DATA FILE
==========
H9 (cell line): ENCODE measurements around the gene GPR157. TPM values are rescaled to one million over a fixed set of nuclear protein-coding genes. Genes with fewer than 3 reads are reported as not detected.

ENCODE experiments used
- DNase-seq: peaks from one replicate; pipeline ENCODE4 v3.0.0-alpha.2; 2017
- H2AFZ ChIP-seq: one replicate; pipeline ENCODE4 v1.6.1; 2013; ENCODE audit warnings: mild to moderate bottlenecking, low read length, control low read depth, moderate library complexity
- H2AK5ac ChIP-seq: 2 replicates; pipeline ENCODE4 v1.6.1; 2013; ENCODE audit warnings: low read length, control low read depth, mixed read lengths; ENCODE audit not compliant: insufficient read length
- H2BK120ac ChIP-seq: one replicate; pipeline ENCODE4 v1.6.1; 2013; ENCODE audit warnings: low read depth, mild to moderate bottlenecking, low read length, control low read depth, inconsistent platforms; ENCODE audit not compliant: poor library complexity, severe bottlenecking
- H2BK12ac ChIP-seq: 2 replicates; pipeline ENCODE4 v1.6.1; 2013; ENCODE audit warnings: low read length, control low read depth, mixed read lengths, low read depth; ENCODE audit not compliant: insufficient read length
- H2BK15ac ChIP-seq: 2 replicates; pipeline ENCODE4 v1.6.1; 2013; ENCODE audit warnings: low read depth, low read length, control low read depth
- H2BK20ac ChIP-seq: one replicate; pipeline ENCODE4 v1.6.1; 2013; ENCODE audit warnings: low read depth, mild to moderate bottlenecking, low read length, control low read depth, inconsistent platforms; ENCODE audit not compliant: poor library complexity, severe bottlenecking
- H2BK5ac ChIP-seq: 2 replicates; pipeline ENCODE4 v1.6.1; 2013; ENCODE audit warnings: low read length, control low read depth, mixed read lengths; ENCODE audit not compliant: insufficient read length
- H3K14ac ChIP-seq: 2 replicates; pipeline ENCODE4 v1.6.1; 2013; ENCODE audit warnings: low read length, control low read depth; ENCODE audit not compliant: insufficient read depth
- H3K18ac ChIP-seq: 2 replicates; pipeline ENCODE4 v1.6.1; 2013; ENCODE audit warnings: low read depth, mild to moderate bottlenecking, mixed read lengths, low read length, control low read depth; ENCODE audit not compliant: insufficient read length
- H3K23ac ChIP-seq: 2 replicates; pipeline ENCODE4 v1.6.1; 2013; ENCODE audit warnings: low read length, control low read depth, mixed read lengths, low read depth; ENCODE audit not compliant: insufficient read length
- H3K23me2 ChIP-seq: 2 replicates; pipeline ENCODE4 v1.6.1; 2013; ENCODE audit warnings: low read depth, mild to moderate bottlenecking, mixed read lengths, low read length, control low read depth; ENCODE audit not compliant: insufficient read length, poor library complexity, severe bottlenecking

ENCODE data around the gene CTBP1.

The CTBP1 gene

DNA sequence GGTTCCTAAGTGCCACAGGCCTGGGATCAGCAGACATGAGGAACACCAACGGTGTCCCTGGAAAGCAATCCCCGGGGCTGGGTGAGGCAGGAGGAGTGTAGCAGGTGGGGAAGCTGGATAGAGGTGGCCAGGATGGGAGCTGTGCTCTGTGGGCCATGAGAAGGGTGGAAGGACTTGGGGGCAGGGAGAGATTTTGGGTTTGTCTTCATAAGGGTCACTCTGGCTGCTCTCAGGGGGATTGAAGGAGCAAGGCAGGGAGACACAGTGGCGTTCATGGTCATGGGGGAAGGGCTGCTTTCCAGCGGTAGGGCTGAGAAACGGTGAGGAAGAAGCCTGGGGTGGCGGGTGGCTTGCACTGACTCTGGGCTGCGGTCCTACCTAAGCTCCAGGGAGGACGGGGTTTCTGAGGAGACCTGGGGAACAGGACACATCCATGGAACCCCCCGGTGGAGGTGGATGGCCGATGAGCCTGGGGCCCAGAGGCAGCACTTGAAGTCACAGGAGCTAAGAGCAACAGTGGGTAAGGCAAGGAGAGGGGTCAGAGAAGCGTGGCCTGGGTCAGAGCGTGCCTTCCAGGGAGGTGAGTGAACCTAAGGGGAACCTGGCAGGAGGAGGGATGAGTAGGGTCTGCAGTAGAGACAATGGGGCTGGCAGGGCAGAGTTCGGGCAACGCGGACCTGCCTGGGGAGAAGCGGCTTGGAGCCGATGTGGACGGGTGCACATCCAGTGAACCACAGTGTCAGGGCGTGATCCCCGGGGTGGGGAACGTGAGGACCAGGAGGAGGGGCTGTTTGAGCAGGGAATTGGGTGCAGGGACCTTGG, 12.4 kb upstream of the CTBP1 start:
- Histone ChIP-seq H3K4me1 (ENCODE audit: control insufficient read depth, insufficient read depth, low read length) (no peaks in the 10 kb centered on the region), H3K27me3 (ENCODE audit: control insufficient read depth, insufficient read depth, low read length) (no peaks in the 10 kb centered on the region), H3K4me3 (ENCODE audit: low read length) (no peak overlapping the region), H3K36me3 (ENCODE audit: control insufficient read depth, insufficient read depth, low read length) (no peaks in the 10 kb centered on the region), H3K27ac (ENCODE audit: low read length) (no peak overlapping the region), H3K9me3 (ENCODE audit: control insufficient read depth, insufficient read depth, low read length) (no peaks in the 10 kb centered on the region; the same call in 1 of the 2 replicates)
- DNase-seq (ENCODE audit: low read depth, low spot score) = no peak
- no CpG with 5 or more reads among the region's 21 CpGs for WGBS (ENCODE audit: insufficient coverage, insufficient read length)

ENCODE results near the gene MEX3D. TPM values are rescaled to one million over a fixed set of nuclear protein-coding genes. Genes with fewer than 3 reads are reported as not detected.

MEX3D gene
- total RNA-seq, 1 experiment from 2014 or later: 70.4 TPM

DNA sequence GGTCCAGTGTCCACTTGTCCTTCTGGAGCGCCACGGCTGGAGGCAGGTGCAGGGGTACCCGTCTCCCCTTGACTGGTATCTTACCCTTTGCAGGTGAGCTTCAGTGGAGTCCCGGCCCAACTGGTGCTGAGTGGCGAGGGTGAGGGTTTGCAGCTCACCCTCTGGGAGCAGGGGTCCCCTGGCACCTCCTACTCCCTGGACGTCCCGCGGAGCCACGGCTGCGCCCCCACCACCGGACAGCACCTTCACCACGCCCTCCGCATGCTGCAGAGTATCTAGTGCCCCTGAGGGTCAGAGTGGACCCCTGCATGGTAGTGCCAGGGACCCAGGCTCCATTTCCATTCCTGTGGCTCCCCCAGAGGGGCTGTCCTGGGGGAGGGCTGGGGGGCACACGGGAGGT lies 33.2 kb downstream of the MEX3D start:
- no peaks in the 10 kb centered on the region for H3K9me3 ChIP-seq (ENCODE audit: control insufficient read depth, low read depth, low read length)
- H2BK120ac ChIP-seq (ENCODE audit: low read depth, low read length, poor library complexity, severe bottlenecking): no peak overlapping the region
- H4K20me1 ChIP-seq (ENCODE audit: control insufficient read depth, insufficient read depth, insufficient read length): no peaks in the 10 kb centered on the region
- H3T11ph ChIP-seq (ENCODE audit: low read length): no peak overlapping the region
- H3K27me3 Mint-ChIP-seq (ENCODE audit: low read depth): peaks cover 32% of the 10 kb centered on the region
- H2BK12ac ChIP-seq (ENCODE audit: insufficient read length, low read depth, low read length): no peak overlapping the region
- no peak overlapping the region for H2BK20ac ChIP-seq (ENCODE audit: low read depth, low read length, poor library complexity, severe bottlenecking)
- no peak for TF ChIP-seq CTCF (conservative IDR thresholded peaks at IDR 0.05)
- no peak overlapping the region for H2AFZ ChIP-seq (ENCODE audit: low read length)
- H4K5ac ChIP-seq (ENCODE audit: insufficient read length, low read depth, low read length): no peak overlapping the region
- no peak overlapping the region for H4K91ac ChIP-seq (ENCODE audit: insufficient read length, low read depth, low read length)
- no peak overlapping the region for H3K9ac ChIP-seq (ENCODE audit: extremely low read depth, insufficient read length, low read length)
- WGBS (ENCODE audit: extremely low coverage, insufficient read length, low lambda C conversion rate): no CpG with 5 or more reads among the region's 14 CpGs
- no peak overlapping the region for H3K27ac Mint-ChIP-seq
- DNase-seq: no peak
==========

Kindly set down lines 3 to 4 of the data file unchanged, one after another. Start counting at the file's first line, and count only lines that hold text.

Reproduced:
- DNase-seq: peaks from one replicate; pipeline ENCODE4 v3.0.0-alpha.2; 2017
- H2AFZ ChIP-seq: one replicate; pipeline ENCODE4 v1.6.1; 2013; ENCODE audit warnings: mild to moderate bottlenecking, low read length, control low read depth, moderate library complexity